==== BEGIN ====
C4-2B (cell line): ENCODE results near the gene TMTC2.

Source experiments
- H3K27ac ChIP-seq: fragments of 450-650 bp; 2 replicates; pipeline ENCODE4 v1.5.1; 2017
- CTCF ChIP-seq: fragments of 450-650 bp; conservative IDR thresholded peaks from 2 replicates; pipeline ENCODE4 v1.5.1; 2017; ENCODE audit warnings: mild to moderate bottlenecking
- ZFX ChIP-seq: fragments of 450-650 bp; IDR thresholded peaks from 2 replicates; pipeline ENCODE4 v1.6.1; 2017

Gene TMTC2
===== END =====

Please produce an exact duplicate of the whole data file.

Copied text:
C4-2B (cell line): ENCODE results near the gene TMTC2.

Source experiments
- H3K27ac ChIP-seq: fragments of 450-650 bp; 2 replicates; pipeline ENCODE4 v1.5.1; 2017
- CTCF ChIP-seq: fragments of 450-650 bp; conservative IDR thresholded peaks from 2 replicates; pipeline ENCODE4 v1.5.1; 2017; ENCODE audit warnings: mild to moderate bottlenecking
- ZFX ChIP-seq: fragments of 450-650 bp; IDR thresholded peaks from 2 replicates; pipeline ENCODE4 v1.6.1; 2017

Gene TMTC2